Recent research shows preliminary support for the use of the Triple P—Positive Parenting Program among parents living in extreme poverty in informal settlements (slums) in Nairobi (Kenya). This project was the first examine the use of Triple P in Africa and builds on previous work showing the program is effective in other low and middle income countries including Panama, China and Indonesia.
The research was conducted in partnership with the Parenting in Africa Network and the Parenting and Family Support Centre at UQ and was funded by the Open Society Institute East Africa. A mixed method approach was used to assess the cultural acceptability, perceived use and relevance of Triple P strategies in an African context. Quantitative changes in child and family outcomes were assessed longitudinally.
In total 29 parents (both mothers and fathers) completed the Group Triple P Program. Data was collected at pre-intervention, post-intervention and at 6 months follow up. Parents also participated in a qualitative focus group following the intervention. Parental feedback was overwhelmingly positive and suggested parents found the program highly relevant and useful. Mean client satisfaction ratings on Usefulness of Program Content and Intended Use of Strategies were high at 6.72 (.59) and 6.69 (.60) on a 7-point rating scale where higher scores indicated greater perceived helpfulness and intentions to implement the strategies. Qualitative feedback showed a similar pattern with parents making statements like “This will change my family. I have changed already” and “(The) Positive Parenting Program is an important program for parents on how to guide them (children) without hurting them”. Of particular note is that fact that parents reported using the strategies as alternative forms of harsh physical punishment suggesting parenting programs may have a role to play in reducing violence towards children.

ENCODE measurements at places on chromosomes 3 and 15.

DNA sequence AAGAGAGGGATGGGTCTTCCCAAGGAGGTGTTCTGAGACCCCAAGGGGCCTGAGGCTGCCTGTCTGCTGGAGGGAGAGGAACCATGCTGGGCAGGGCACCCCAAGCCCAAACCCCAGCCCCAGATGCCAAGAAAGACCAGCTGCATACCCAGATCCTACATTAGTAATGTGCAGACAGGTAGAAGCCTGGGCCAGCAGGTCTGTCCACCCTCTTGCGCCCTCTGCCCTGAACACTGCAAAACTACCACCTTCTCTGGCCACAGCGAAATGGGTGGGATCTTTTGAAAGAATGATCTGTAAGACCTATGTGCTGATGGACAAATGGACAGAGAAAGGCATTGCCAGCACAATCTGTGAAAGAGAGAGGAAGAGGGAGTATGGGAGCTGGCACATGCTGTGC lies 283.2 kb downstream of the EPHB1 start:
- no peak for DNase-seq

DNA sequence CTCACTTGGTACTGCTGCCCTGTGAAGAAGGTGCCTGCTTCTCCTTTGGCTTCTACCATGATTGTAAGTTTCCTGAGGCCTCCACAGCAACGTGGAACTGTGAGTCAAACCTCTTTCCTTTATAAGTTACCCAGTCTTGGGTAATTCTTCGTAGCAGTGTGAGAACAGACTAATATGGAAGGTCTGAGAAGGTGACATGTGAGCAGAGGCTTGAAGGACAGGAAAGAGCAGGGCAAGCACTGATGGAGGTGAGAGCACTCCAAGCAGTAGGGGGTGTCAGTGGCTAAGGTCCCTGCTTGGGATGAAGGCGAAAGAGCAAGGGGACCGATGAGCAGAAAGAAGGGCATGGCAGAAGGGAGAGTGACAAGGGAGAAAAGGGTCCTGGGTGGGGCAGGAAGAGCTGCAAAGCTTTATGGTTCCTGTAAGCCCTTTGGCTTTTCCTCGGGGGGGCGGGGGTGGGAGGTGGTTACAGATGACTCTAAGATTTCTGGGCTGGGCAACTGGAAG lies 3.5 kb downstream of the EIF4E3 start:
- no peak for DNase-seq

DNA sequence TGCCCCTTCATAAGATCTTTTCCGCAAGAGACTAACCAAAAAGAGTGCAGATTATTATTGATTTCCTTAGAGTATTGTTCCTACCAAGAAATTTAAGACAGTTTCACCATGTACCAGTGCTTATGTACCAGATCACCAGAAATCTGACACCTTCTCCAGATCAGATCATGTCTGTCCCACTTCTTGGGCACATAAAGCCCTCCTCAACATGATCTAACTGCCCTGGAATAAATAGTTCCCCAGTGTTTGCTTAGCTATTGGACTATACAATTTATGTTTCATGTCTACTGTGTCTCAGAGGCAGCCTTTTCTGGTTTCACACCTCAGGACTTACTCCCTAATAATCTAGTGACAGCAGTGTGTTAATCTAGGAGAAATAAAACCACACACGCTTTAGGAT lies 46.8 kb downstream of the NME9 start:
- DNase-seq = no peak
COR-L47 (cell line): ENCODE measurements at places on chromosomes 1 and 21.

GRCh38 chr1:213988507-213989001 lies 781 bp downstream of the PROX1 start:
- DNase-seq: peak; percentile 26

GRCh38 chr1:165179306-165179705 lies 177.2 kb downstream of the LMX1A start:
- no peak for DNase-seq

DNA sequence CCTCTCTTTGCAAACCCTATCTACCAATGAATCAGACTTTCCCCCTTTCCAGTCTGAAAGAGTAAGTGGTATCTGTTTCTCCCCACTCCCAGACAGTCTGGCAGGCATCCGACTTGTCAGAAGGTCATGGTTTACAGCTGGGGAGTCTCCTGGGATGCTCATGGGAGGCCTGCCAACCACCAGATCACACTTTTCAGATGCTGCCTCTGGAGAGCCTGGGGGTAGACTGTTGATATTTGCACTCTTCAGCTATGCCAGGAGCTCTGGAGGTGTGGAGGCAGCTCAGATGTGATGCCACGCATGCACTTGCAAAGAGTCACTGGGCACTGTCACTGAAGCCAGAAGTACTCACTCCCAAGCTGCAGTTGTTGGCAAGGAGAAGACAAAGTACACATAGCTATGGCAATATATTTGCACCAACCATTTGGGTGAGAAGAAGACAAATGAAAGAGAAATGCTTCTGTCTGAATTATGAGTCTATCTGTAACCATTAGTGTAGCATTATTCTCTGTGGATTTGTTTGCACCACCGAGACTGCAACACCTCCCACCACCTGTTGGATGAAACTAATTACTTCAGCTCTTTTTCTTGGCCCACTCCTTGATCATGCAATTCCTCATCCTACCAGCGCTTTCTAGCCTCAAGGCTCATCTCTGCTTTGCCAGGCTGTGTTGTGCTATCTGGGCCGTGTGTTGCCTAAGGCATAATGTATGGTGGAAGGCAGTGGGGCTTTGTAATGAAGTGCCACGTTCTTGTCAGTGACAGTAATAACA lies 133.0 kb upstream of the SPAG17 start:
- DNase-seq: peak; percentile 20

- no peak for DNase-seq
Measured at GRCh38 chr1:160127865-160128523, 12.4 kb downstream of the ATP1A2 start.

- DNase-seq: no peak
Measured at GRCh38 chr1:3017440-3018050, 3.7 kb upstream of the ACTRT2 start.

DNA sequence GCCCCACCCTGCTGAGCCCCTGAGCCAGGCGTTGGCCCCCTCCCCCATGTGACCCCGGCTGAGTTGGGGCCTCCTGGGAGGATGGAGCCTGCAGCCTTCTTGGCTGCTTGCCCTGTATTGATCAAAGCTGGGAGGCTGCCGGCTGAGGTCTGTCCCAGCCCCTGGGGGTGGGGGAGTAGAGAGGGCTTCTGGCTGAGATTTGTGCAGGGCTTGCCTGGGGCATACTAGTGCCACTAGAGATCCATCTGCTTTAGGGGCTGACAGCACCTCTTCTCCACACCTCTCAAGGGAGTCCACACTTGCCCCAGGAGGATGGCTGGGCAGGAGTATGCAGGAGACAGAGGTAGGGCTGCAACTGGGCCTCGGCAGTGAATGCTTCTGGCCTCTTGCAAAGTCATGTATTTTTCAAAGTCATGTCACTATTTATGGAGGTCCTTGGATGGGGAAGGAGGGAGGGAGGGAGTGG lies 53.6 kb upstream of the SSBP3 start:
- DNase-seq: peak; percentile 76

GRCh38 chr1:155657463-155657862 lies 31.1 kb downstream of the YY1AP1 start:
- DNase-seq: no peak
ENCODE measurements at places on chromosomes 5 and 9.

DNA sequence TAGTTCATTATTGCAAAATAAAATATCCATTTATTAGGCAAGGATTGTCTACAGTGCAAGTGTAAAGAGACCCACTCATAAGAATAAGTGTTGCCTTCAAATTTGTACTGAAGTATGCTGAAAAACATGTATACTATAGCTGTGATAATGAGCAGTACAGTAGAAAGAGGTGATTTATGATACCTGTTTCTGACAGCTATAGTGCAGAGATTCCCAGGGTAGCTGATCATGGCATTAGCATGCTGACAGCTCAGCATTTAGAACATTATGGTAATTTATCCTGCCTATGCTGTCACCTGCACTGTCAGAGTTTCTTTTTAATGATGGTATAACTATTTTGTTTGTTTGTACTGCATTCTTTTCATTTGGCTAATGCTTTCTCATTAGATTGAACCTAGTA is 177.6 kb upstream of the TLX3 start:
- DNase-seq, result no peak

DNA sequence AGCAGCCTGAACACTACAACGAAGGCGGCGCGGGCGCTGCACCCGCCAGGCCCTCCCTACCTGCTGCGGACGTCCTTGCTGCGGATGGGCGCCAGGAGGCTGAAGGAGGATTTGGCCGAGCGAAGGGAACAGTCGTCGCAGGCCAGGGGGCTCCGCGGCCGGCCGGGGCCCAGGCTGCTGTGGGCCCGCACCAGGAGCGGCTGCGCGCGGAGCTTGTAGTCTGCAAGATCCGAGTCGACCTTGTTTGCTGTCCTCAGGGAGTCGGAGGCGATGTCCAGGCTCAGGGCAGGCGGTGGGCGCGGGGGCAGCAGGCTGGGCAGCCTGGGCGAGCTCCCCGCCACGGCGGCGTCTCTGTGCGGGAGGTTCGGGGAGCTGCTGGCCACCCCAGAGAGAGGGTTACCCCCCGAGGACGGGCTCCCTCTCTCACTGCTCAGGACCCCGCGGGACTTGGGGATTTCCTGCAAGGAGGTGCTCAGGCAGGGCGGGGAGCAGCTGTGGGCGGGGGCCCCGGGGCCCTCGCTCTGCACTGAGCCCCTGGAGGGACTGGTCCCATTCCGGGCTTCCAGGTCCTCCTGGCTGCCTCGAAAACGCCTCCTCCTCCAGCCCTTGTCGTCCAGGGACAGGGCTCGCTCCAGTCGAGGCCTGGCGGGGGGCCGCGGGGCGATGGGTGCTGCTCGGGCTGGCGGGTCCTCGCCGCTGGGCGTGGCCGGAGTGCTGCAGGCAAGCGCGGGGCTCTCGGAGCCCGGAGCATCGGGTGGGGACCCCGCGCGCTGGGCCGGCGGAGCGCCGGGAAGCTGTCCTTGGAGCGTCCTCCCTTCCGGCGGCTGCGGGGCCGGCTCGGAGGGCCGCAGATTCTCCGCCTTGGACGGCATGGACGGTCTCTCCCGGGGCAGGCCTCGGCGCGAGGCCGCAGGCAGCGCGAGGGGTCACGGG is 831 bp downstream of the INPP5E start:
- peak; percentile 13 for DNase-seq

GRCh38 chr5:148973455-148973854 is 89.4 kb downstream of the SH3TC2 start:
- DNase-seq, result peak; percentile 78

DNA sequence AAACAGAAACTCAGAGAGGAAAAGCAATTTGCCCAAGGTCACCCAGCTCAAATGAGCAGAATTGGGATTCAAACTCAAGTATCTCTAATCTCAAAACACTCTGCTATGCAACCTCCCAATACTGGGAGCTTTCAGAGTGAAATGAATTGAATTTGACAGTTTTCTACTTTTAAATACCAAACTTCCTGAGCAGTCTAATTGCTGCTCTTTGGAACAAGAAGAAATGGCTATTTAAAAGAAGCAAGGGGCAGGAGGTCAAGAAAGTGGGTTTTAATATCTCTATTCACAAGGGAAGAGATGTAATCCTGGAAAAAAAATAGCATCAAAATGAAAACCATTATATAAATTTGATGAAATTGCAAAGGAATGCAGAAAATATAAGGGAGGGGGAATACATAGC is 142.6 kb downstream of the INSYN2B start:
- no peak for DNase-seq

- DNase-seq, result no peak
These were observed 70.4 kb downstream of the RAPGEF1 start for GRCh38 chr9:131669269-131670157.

Participation in Group Triple P also resulted in a number of improvements that were maintained, or continued to improve, at 6 months follow up. Parents who completed the intervention reported lower levels of child behaviour and emotional problems, lower levels of coercive discipline, and higher parenting efficacy, as well as lower levels of parental depression, anxiety and stress. These results show promise for the cultural acceptability and efficacy of Triple P as an evidence-based parenting program for disadvantaged parents in Africa and indicate that changes in the family environment can result in improvements in parental mood even when environmental stressors related to living in highly disadvantaged situations remain stable. More research in the field using RCT methodology is currently being planned. For more information please contact Dr Divna Haslam at: